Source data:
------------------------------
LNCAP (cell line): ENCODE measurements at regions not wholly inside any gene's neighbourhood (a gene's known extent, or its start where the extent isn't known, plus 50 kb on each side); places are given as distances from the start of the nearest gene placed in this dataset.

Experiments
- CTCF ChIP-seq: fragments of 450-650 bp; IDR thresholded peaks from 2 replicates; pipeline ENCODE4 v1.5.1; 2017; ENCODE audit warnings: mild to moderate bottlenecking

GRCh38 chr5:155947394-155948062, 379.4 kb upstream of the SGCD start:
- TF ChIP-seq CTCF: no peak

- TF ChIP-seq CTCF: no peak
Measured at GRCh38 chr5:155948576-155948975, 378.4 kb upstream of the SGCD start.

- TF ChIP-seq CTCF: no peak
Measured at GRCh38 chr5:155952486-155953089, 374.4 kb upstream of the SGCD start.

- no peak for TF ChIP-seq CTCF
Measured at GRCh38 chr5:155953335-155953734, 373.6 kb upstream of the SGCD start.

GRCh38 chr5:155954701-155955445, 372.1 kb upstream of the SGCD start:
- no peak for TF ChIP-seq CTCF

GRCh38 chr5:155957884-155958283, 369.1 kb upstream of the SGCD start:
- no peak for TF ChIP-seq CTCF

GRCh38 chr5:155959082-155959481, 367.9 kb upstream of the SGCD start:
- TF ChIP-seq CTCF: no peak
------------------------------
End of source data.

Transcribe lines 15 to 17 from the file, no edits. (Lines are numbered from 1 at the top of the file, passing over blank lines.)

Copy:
- no peak for TF ChIP-seq CTCF

GRCh38 chr5:155959082-155959481, 367.9 kb upstream of the SGCD start:
- TF ChIP-seq CTCF: no peak